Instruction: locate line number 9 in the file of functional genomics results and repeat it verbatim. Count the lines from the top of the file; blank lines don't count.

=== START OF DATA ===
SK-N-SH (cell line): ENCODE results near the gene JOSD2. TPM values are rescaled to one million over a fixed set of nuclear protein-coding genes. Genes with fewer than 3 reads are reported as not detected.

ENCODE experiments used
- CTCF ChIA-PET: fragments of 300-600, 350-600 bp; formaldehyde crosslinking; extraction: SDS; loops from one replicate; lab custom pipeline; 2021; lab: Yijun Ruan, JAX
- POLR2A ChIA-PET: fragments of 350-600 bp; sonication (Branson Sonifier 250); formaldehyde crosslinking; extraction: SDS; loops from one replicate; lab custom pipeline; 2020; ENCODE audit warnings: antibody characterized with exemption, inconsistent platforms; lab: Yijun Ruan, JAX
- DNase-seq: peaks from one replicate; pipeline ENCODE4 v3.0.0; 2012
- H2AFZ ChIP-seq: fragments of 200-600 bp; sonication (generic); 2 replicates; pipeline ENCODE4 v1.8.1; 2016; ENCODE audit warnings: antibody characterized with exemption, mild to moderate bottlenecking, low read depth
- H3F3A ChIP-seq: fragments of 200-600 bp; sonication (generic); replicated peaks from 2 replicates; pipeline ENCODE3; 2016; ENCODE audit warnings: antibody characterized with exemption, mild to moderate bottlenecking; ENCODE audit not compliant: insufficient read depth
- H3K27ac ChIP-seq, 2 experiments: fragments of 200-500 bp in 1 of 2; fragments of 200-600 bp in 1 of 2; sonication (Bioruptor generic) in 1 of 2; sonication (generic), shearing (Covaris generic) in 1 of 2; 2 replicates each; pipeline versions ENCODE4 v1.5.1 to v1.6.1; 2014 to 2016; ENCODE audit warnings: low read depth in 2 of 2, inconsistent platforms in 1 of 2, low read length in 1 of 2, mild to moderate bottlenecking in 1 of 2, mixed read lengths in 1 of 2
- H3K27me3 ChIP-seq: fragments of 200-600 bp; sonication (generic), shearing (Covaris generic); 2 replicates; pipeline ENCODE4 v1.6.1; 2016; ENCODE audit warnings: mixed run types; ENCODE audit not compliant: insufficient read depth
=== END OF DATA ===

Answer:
- H3K27me3 ChIP-seq: fragments of 200-600 bp; sonication (generic), shearing (Covaris generic); 2 replicates; pipeline ENCODE4 v1.6.1; 2016; ENCODE audit warnings: mixed run types; ENCODE audit not compliant: insufficient read depth